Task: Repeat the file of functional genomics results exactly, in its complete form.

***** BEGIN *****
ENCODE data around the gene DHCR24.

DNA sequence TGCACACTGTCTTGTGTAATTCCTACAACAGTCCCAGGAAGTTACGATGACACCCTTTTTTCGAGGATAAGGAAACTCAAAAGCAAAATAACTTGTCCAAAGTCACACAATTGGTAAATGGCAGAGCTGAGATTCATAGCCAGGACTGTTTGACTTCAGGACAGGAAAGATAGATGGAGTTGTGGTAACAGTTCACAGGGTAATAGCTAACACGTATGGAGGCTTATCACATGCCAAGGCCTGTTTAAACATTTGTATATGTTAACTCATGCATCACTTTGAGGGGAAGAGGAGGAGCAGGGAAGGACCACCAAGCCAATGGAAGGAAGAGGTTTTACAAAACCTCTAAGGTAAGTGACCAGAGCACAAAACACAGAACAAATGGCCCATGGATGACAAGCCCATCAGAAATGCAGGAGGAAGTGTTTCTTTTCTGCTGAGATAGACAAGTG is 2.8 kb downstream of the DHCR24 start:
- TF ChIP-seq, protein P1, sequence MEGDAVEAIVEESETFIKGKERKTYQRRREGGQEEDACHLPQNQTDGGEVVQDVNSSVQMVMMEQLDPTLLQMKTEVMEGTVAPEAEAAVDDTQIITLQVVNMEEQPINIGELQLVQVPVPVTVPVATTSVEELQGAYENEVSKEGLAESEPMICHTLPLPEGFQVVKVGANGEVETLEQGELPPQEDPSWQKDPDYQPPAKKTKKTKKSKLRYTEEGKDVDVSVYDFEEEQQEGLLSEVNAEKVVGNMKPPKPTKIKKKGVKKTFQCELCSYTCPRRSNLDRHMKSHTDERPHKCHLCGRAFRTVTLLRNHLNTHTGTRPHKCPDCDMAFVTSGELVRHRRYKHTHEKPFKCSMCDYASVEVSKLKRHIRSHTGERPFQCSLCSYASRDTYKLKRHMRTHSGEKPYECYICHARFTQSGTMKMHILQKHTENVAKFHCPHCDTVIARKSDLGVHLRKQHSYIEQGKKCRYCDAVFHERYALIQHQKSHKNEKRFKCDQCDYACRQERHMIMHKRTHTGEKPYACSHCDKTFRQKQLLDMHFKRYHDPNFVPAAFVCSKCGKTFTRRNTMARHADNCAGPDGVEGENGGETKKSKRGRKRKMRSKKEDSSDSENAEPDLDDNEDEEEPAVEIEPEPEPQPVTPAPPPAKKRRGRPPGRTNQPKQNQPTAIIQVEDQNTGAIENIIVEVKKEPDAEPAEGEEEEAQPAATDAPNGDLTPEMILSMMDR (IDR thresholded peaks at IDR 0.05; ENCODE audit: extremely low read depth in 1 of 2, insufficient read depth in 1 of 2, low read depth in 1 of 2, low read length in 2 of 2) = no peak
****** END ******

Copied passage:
ENCODE data around the gene DHCR24.

DNA sequence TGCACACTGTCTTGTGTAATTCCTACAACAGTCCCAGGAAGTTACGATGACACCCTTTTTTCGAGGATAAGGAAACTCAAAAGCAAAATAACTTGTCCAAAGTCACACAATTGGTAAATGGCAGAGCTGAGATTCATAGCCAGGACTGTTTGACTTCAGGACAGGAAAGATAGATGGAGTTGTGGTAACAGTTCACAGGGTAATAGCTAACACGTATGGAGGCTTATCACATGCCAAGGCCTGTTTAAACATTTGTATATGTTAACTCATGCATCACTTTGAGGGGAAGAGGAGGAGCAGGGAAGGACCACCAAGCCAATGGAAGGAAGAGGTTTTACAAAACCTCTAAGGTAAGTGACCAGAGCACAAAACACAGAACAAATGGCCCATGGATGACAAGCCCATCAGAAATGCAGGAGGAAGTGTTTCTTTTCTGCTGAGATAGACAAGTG is 2.8 kb downstream of the DHCR24 start:
- TF ChIP-seq, protein P1, sequence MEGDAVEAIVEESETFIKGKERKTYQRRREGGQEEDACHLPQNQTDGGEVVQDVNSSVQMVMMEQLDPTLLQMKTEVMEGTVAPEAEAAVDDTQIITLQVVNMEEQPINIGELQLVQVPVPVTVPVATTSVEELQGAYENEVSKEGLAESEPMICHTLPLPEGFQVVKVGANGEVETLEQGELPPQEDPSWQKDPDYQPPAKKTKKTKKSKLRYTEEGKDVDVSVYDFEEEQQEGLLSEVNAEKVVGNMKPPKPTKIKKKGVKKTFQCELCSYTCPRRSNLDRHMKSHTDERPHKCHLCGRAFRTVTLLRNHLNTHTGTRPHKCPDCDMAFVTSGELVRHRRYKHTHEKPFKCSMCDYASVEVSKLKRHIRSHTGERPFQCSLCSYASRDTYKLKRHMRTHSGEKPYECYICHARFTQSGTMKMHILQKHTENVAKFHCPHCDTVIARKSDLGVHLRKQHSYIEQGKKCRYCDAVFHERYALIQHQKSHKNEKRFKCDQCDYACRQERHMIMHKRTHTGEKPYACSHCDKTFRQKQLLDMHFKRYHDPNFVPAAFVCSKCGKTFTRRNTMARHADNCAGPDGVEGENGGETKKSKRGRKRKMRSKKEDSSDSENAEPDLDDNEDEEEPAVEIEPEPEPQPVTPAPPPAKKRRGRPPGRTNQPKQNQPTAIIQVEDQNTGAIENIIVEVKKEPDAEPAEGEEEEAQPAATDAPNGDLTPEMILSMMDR (IDR thresholded peaks at IDR 0.05; ENCODE audit: extremely low read depth in 1 of 2, insufficient read depth in 1 of 2, low read depth in 1 of 2, low read length in 2 of 2) = no peak